Most people have an idea of what “the grid” is, but often only in a very general sense. While it can be easy to identify grid components such as power lines and electrical equipment, understanding the inner workings of the electric grid may seem mysterious when trying to envision a national network of energy generators, wiring, homes, and buildings.
To put it into simple terms, let’s explore what the grid really is, how the electric grid works, why the grid is used, how the modern electricity grid functions to create and distribute power across North America, and how home solar integrates into the grid.
The grid is a massive, interconnected network of electrical transmission equipment that creates and supplies new electricity to end consumers. Also known as the “electric grid”, “electrical grid”, “electricity grid”, or “power grid”, the national grid supplies electricity to users in homes, commercial buildings, and large industrial operations alike.
Take a look around… the grid is everywhere!
Here in the United States, the North American power transmission grid stretches across the entire country, from the shipping docks in Alaska to the last bar in the Florida Keys, with millions of interconnection points in between.
As the sum of many different individual parts, the national grid is made up of several regional grids that have been interconnected to form a network between populated areas of the United States, Canada, and parts of Mexico.
If you’ve ever plugged something into an electrical outlet at home, then you know exactly why we need the electrical grid. From cell phones to kitchen appliances and even HVAC devices, electricity is a necessity of modern life. Today, we use the energy grid to power nearly every aspect of our society, including transportation, manufacturing, entertainment, and more.
That’s why we need the electrical grid – so that access to electricity is safe and available for everyone. While it is possible to live off of the grid and generate your own electricity, the national grid seamlessly connects energy-generating power plants with the people and organizations that need it to electrify their lives. Over a century in the making, the North American electricity grid has grown and expanded to millions of users from its New York City origins.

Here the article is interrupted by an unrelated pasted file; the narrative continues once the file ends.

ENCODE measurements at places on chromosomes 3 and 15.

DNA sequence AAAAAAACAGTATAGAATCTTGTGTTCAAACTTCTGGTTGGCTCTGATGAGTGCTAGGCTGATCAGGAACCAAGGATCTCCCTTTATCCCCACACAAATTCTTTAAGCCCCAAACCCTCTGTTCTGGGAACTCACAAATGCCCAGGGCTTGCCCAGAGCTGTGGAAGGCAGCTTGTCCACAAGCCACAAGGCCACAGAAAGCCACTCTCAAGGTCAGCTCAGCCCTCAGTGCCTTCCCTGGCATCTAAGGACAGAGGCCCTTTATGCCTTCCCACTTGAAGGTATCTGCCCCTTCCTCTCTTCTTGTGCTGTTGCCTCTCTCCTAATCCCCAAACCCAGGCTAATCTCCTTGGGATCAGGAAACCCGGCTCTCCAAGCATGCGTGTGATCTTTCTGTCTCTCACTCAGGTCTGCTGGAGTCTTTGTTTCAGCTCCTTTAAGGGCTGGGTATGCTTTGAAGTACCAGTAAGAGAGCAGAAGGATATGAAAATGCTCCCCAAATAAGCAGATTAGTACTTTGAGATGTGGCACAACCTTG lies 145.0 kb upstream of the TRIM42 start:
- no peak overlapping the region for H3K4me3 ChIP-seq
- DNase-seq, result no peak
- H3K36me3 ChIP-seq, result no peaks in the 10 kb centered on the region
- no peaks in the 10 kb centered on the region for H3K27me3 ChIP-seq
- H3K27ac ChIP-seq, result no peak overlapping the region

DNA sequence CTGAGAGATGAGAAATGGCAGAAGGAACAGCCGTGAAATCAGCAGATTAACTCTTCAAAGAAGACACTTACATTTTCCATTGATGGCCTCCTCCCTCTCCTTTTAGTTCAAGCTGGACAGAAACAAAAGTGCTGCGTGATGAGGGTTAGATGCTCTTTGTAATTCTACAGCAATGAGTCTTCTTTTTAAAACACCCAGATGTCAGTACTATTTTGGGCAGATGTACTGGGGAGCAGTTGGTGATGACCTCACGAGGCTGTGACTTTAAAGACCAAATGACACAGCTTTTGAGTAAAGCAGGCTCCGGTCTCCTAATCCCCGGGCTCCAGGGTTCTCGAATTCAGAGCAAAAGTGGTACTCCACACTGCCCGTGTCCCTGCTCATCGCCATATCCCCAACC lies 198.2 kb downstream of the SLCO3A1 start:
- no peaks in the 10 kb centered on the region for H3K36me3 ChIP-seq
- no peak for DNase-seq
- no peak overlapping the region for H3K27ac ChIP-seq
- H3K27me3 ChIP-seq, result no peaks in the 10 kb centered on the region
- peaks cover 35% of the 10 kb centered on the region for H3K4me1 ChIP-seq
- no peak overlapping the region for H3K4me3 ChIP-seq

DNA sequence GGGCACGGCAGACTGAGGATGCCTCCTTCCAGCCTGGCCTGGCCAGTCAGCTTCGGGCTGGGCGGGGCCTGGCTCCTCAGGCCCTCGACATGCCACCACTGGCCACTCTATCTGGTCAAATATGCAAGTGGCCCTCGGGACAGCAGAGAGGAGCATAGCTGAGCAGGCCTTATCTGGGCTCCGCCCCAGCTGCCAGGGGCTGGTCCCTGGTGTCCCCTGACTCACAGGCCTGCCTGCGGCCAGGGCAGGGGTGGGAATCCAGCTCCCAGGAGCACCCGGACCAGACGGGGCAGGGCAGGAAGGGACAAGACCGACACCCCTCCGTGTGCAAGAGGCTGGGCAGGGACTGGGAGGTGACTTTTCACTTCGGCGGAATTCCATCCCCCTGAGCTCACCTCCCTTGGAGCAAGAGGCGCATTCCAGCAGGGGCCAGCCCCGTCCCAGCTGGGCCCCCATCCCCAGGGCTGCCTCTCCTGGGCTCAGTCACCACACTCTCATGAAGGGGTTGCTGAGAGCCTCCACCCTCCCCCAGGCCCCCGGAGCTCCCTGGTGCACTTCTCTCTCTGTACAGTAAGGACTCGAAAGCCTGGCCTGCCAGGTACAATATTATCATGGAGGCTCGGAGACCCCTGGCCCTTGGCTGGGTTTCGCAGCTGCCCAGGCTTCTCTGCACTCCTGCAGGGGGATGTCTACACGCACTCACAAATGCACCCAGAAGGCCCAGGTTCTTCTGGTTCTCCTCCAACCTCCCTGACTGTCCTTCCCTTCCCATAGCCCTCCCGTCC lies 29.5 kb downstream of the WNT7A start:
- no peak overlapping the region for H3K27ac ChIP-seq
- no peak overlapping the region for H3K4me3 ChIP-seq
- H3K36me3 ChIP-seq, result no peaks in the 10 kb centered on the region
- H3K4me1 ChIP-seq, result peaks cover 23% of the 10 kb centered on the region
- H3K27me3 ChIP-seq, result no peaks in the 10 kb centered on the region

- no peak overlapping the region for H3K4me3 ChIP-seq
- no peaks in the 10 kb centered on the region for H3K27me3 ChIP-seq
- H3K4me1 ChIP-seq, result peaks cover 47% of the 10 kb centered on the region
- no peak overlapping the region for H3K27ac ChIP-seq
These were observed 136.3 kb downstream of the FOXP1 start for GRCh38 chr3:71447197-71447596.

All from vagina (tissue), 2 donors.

Despite all of its complexities, the essential operations of the energy grid can be broken down into three simple steps: generation, transmission, and distribution. While the shape of the modern power grid is being transformed by new sources of energy, the primary function of an interconnected grid to share resources between connected electricity users will always remain the same.
For electricity to enter the grid, it must first be generated by a source of fuel. In the 2020s, usable power is created in many different forms at various capacities across the globe.
According to the US Energy Information Administration's short-term energy outlook, the annual electricity generation in the United States in 2021 consisted of approximately 38% natural gas, 22% coal, 14% renewable energy sources (wind, solar, and biomass), 19% nuclear, and 6% hydropower.
A chart showing the U.S. Electricity Generation By Source for All Sectors from 2012 through 2023, comparing the percent share of natural gas, coal, nuclear, renewables like solar power and wind, hydropower, and other sources.
Power Plants: Power plants create what is called “large-scale” or “utility-scale” volumes of electricity. Although your mind may be automatically imagining large concrete towers emitting dark gray smog, power plants come in many shapes and sizes.
Beyond the coal-fired and natural gas-fired facilities commonly associated with the term “power plant”, massive amounts of electricity are also generated daily with hydroelectric dams, in multi-megawatt solar farms, and over rolling hills dotted with wind turbines.
Distributed Generation: Distributed or dispersed electricity generation, also known as “small-scale” power production, is a minor but growing sector of the grid’s energy portfolio. Instead of large power plants, the goal of distributed electricity production is to use many smaller points of generation to create and use new power as close to its original source as possible.
Today, it is now easier than ever for homeowners and businesses to generate their own electricity that can also be safely fed into the grid through solar panels and utility interconnection. In its energy outlook, the EIA predicts that residential rooftop solar will account for nearly two-thirds of the growing distributed electrical power generation capacity over the next two years.
After grid power is produced, it must then be delivered to wherever it is needed. Here, new batches of bulk energy are transmitted to smaller substations through transformers that modify the electricity so it can travel over long distances and at high voltages. These transmission lines are the backbone of the North American electric grid.
Transmission lines are very thick and typically supported by large metal towers. Critically, they are bi-directional, which allows for the energy to be transported back and forth. While they are easy to spot when installed overhead, many electrical transmission lines are also safely buried underground.
Finally, after reaching a local substation and passing through a switch tower, grid energy is then distributed to end users through smaller electrical power lines. At lower voltages, and with thinner sizes compared to transmission lines, distribution lines are more likely to be supported by wooden poles and can only move electricity in one direction, away from a central location.
In the final stage of the energy supply chain, the electricity distributed to a home or business is recorded by the property’s electrical meter. At this point, the electricity is sold to the end consumer at a residential or commercial rate by the local power company.